I had the opportunity to watch a number of Werner Herzog's films and documentaries over the holiday period, and many of these provided moments of marvel during a not-so-merry-or-marvellous Christmas! Herzog has a deep appreciation of the Earth and its inhabitants and presents such a humane, yet no-nonsense, unsentimental view of Man and beast alike. I really do think of him as a genial genius; one who appears just as willing to voice concerns and considerations about Life as he is to lend his voice, with its distinctive accent and precise, Herzog-unique intonation, to TV shows such as The Simpsons.
Any supposed boundaries between film and documentary, fiction and fact, appear blurred in Herzog's work as recurrent themes thread their way throughout, The forces, fascinations and fears that drive the vision of the film-maker/documentalist are the same that frequently obsess his protagonists. Directly, or indirectly, there is the depiction of Man's steely will to achieve against all odds, to break free from pre-determined rules, to throw off the constraints that life imposes, namely those of the greatest law enforcer of all, Nature. Man may wish to fly - The Great Ecstasy of Woodcarver Steiner (1974) - just as Herzog had himself sought to do during his ski-jumping days. However, the length and duration of any flight will be set and challenged by natural limits, not least the laws of gravity. Any elevated, quasi-spiritual endeavour will invariably hit the buffers at ground-level, with greater or lesser impact. Man can never outdo Nature, but will never abandon the mission to do so. Just like infamous rages of Herzog's leading role actor, Klaus Kinski, Man's megalomaniac ragings may be taken for the wrath of God, but will inexorably be silenced by the impassive, implaccable authority of Nature as in Aguirre: The Wrath of God (1972). Whatever the human enterprise, the forces of Nature will close ranks and crush the recalcitrant being with the greatest indifference, in scenes of monstrous beauty.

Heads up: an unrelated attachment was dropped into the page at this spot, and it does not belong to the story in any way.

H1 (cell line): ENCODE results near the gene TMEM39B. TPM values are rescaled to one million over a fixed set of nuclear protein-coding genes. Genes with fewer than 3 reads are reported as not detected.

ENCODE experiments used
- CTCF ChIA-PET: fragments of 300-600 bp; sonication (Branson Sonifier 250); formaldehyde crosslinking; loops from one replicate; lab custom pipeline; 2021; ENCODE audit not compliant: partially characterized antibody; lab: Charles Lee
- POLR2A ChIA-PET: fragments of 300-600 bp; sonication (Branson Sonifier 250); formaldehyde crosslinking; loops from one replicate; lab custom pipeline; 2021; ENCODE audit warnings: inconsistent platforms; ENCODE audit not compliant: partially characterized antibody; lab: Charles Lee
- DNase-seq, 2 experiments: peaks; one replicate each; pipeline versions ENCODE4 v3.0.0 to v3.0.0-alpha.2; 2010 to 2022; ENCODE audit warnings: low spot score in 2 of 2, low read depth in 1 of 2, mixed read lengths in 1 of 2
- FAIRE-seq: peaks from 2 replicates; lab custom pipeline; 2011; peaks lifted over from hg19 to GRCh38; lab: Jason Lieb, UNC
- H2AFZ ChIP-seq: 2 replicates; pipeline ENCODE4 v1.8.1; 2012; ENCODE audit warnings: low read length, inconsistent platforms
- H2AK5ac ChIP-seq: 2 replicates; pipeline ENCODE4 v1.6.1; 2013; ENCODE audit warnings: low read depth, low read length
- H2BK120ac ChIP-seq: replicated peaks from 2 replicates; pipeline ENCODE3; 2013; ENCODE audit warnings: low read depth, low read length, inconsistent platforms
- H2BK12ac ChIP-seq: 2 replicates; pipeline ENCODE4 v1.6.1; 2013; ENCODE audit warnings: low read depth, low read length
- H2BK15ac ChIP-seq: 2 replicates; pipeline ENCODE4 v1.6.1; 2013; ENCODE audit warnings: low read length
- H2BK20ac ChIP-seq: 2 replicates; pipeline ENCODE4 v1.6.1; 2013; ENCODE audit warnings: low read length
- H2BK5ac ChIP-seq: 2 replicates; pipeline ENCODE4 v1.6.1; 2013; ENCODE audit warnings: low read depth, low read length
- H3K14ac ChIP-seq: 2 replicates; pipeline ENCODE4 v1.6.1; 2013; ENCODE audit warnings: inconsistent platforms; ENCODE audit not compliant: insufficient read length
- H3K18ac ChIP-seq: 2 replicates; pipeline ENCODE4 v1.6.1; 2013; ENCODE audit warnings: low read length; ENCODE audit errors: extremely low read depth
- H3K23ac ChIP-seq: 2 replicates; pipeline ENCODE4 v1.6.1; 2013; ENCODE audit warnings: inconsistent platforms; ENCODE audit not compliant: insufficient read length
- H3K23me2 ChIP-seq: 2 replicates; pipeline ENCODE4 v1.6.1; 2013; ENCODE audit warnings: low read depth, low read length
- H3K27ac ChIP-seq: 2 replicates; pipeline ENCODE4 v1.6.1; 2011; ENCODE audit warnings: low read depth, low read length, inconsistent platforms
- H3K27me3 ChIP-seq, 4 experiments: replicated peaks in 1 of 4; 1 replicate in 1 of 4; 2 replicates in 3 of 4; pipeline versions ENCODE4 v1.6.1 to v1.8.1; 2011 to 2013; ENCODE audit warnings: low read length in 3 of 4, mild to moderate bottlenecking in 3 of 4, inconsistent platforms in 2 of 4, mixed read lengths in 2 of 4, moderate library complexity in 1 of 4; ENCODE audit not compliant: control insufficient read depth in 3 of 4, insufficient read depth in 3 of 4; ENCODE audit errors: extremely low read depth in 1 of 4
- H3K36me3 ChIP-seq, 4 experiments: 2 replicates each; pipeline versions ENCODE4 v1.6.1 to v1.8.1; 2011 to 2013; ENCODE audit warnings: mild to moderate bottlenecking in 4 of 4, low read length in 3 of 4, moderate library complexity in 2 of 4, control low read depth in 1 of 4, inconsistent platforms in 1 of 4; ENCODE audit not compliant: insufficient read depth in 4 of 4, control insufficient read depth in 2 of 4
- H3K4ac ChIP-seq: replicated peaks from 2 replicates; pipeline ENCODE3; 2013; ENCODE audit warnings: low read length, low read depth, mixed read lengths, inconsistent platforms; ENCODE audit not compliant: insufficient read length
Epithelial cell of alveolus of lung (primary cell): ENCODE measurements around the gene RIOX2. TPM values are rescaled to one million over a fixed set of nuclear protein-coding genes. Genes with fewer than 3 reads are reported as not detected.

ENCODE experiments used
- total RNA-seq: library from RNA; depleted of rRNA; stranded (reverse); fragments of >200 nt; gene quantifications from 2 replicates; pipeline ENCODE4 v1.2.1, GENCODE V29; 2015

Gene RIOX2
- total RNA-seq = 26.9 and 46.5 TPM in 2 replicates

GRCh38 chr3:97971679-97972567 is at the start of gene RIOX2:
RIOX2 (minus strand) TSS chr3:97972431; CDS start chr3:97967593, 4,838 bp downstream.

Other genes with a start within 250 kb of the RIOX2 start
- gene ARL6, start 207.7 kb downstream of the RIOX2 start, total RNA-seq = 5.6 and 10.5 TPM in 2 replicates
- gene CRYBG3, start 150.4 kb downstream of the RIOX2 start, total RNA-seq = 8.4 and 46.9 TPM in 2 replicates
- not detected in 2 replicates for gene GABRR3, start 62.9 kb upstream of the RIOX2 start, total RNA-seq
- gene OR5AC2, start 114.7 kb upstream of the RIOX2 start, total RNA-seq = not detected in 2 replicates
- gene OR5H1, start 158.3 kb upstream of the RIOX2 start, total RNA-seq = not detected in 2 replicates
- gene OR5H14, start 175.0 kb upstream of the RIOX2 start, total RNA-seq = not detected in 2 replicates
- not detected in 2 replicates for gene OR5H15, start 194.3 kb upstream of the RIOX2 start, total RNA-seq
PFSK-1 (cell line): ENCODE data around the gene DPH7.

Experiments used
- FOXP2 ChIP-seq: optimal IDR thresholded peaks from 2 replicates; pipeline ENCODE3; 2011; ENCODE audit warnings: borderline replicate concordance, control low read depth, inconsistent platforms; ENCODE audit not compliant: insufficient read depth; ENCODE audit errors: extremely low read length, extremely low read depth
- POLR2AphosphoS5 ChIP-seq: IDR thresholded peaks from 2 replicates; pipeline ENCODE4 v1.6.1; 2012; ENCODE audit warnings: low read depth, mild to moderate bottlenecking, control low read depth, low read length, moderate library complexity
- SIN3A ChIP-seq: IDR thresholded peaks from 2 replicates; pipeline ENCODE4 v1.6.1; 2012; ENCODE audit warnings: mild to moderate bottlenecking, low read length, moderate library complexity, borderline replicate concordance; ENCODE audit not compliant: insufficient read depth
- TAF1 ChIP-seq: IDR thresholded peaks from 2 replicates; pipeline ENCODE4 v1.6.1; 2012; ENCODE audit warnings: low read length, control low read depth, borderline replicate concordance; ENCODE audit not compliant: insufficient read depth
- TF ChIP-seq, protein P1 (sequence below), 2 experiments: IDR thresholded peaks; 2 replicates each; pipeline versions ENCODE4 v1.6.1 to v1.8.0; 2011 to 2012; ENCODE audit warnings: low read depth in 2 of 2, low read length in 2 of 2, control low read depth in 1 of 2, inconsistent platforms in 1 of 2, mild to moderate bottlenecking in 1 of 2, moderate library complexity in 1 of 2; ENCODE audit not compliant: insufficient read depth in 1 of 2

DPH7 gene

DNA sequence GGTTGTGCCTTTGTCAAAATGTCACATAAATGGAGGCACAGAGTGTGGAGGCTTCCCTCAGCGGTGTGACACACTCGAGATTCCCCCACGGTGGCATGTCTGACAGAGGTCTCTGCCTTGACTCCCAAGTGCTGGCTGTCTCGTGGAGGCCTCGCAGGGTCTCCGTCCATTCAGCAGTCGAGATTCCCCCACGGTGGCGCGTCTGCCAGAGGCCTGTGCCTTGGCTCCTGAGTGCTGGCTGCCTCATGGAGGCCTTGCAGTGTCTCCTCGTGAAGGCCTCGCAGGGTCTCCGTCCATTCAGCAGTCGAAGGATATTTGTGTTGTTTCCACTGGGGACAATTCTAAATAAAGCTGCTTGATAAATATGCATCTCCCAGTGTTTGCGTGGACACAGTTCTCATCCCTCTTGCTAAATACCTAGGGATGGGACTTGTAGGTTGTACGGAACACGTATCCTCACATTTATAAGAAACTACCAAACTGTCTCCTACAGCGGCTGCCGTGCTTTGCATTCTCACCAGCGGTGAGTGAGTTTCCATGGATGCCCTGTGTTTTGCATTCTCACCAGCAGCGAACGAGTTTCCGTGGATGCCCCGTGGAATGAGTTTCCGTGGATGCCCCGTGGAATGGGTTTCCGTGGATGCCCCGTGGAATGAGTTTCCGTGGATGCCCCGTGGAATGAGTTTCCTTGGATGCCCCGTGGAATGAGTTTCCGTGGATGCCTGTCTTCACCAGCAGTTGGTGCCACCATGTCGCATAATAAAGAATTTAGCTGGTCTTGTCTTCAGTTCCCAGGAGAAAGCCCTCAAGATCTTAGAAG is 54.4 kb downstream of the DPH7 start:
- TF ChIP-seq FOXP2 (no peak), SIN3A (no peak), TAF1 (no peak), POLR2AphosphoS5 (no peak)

Perhaps the art of film allows Herzog to inch up to the very brink of all these boundaries as the filming and content intertwine to create another narrative, both literally and figuratively, as in Fitzcarraldo (1982) or Into the Inferno (2016).
Although carbon dating has indicated that an interval of some 2,000 years separated some of the painting in the Chauvet caves, the work was carried out in the same style, using similar techniques. Animals that were commonly hunted - horses, reindeer and cattle - vie for space alongside predatory beasts such as lions, rhinos, bears etc. We are thus offered a glimpse of the ancient ancestors of creatures commonly associated with modern animal husbandry today, running aside those we only ever see in the enclosed spaces of zoos or in remote wildlife reserves.